Mothers Apart: Life in the Goldfish Bowl (2014)
In 2013 92,727 children were in local authority care in the UK and 4,692 children were adopted from care. Despite this staggering statistic and the complex experiences involved, the subject of mothers living apart from their children is rarely discussed. WomenCentre works in collaboration with mothers to harness their wisdom and their experiences of stigma, guilt and shame to raise awareness of their needs and to support others.
Designed and created by the women working with WomenCentre, this exhibition examines the effect of working with services in and amongst grieving the loss of a child in everyday life and explores the process in which women fight for their roles as mothers, whether against an ex-partner or a local authority.
This exhibition draws on the links between the mental health issues which may have led to the separation of mother and child, and those which are a result of being apart from their children.
This work was originally exhibited with the Mental Health Museum in Wakefield in 2014. We would like to thank Claire Maw Photography for helping us revisit our pieces in 2020/21
Mothers Apart: Life in the Goldfish Bowl
Without your children and having to work with services can feel like living in a goldfish bowl. You feel you are being judged – and you are, by the people who are paid to make professional judgements about you and your ability to parent.
This process generally induces feelings of powerlessness as your voice and status as a mother is diminished.
Where relationships reinforce feelings of powerlessness, memories are triggered of other times when mothers felt unable to take control. Our spoon puppets examine issues of power – imagine being a mum sitting in a room with social workers, psychologists, teachers, support workers and judges taking about your private family life – how would you feel?
The people with power are looking in at you.
But you have your own power as well.
Witnessing abuse effects children’s development and its consequence to families is immense. Failure to protect – usually from an abusive partner – is often the basis for a child being taken into care, can feel like further punishment. Emotional abuse (ignoring, name-calling, monitoring texts and calls, isolating you and, at times, turning your children against you) is often described as being far more damaging and with longer-term effects than other types of abuse.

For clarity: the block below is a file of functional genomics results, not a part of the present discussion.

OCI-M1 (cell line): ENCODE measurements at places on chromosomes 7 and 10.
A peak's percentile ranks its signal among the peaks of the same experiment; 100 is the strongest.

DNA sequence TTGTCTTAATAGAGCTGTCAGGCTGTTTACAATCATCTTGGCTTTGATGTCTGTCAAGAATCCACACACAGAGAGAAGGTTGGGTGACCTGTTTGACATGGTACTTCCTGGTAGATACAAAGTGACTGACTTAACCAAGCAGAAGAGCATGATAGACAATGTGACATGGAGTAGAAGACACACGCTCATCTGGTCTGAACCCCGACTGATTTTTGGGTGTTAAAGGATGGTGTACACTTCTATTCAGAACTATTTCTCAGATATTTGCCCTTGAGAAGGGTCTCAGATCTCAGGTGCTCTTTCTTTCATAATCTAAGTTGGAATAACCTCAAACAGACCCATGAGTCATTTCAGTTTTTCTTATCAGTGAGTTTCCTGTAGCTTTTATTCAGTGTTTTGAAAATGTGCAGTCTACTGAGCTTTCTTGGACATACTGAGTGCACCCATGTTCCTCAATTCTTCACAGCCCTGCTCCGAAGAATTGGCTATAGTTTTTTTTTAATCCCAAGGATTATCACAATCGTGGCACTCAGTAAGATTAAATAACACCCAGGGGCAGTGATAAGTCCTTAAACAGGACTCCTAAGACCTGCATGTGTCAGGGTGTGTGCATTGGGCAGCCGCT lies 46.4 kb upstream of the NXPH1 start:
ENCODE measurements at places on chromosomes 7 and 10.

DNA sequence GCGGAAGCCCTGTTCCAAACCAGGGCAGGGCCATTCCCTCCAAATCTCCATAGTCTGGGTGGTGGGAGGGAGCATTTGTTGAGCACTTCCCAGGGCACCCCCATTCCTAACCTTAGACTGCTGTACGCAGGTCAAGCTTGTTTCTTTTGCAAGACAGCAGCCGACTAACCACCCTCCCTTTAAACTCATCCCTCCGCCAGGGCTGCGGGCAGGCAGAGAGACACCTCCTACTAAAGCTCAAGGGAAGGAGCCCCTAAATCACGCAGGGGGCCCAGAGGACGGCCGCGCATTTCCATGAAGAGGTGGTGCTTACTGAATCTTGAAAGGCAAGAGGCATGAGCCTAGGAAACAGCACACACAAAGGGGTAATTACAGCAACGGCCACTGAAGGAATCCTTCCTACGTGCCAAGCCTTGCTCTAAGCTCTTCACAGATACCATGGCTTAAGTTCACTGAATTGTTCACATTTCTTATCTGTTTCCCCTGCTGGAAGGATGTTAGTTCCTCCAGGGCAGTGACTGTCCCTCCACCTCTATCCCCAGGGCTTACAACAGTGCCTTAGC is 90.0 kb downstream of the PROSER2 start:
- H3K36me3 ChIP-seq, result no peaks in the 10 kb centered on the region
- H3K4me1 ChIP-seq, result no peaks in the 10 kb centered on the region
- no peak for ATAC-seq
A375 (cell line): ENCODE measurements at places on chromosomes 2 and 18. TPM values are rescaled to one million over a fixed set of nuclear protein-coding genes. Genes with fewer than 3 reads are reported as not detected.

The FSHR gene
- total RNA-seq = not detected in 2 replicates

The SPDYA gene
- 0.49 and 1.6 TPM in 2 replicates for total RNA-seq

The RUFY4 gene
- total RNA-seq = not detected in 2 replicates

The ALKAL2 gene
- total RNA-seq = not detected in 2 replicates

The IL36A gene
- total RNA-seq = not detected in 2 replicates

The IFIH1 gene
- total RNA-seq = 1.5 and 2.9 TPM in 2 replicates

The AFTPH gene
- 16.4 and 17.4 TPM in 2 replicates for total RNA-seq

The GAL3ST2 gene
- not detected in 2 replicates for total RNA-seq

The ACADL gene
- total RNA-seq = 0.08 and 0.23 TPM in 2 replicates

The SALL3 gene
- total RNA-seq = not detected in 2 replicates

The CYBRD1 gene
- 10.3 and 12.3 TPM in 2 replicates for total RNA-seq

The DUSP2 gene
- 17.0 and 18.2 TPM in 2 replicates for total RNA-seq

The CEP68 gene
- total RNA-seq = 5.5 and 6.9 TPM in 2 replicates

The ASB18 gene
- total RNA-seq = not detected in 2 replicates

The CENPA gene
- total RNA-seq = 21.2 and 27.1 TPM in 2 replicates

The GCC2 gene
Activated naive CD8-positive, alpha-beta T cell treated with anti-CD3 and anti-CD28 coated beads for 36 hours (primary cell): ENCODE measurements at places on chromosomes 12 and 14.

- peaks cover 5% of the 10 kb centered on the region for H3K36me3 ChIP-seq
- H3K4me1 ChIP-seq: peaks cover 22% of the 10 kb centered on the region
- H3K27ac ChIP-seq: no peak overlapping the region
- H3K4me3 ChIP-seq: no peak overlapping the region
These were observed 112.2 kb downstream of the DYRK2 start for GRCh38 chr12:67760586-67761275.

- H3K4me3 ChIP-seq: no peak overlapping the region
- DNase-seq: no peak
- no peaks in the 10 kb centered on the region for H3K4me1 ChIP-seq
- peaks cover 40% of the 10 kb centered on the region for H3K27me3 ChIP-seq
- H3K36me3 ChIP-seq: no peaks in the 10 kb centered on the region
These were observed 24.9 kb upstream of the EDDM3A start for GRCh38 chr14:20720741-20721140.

Judgements of a mother apart from her children are very different to those of an absent father. The masks are representations of group members ‘inner critics’, internal voices who often try to regulate our behaviour by reminding us of our failings. Telling us we are stupid, ugly or incapable. Recognising these voices limit and hold us back we begin to understand that getting to know them helps us to weaken their hold. They don’t control us.
A whole selection of masks were created click here to see more.
In absence, mothers wonder about their children. Photographs and letters are precious links to children they may or may not see any more. Sadly, with the event of social media, adoptive parents are generally discouraged from sending photographs.
Our work builds on the trust, bravery, vulnerability and struggle of individuals. The ordinary magic of women with shared experiences coming together strengthens the collective voices of mothers apart from their children on issues which matter most to them. Being part of campaigns such as the Million Women Rise march against violence against women and children has made the link between domestic abuse and the effect on families.
Mothers were given books to work in. Some became scrapbooks full of collages, some journals, some a place for reflection and honesty, some workbooks for notes and hand-outs, some to be shared and others strictly private. Our book and this exhibition is born out of struggle, co-operation and hard work of mothers who fall apart differently ad pick themselves up differently. Mothers who are different but the same.